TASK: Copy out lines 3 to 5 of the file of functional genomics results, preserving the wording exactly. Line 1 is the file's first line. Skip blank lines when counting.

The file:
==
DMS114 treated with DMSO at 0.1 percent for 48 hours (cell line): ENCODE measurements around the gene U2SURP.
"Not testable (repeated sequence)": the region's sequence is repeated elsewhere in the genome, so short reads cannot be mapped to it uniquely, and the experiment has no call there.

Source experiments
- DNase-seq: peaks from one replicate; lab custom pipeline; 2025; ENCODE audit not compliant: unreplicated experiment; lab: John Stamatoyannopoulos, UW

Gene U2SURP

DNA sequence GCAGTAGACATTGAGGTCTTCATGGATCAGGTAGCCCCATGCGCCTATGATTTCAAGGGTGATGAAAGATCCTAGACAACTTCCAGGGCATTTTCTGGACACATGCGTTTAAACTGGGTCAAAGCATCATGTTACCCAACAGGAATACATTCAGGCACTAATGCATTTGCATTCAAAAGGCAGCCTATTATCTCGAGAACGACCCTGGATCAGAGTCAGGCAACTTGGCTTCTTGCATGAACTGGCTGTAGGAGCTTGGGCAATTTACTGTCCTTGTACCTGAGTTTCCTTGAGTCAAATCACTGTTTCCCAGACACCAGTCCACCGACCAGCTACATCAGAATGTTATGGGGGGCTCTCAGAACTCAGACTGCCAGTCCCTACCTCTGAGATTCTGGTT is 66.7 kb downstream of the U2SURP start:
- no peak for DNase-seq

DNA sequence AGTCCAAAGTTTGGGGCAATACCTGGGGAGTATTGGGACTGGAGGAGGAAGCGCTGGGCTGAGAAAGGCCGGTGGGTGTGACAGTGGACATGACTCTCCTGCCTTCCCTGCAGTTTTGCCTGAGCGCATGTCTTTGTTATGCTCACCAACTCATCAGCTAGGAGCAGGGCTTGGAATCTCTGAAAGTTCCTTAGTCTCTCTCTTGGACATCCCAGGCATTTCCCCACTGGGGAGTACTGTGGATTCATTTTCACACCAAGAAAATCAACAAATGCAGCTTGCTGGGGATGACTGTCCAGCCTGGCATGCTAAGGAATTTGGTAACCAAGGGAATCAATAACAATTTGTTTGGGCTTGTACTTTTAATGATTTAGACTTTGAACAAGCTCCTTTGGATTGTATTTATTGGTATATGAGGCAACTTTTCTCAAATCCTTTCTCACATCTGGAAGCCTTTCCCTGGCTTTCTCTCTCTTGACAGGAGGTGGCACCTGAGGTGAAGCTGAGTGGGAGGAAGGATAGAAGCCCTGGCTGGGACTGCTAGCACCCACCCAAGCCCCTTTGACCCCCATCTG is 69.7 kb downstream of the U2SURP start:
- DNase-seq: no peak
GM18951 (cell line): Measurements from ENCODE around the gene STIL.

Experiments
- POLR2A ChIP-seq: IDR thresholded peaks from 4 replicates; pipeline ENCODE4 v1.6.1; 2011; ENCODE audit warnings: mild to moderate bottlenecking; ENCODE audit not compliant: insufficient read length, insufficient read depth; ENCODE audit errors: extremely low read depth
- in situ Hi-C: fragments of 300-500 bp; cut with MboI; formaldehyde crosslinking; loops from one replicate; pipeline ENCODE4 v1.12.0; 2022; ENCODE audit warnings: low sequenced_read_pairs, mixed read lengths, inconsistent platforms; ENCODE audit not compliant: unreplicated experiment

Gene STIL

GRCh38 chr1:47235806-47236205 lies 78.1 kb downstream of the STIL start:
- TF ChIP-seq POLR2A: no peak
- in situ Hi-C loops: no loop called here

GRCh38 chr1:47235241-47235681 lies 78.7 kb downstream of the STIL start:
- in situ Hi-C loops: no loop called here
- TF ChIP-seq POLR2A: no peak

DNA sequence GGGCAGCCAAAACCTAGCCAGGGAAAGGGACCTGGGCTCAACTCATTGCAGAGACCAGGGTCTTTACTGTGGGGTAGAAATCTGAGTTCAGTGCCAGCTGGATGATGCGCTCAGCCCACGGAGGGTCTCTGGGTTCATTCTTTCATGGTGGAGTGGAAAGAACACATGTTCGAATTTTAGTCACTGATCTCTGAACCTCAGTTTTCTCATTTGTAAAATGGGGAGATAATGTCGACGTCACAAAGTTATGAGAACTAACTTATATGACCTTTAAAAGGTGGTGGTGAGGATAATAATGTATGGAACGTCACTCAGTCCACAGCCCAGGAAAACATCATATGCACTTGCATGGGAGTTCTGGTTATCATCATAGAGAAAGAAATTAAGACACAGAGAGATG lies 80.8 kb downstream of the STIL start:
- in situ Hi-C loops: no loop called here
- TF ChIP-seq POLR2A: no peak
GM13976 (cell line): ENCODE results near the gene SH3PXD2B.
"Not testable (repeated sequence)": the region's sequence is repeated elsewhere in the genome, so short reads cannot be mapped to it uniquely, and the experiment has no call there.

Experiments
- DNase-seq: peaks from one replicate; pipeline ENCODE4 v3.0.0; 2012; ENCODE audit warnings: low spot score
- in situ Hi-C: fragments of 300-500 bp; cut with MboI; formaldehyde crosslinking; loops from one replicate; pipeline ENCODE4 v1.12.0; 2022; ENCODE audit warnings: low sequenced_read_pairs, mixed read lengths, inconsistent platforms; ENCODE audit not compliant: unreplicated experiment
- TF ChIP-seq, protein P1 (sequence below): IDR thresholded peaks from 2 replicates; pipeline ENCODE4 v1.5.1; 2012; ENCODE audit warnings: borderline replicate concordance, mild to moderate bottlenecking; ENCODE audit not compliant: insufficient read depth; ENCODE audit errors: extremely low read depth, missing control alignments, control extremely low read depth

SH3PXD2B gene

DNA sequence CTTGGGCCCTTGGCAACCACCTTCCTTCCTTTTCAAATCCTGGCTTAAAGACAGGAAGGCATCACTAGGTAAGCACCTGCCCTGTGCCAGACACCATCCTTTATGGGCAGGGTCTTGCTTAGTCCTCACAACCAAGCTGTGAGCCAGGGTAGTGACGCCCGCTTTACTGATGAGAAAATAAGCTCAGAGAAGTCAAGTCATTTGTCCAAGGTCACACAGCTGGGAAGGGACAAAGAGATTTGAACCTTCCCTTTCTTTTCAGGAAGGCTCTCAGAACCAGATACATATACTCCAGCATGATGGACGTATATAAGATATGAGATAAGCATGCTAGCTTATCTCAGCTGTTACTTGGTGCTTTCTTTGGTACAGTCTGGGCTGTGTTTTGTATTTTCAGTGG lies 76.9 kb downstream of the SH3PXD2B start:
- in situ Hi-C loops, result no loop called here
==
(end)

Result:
Source experiments
- DNase-seq: peaks from one replicate; lab custom pipeline; 2025; ENCODE audit not compliant: unreplicated experiment; lab: John Stamatoyannopoulos, UW

Gene U2SURP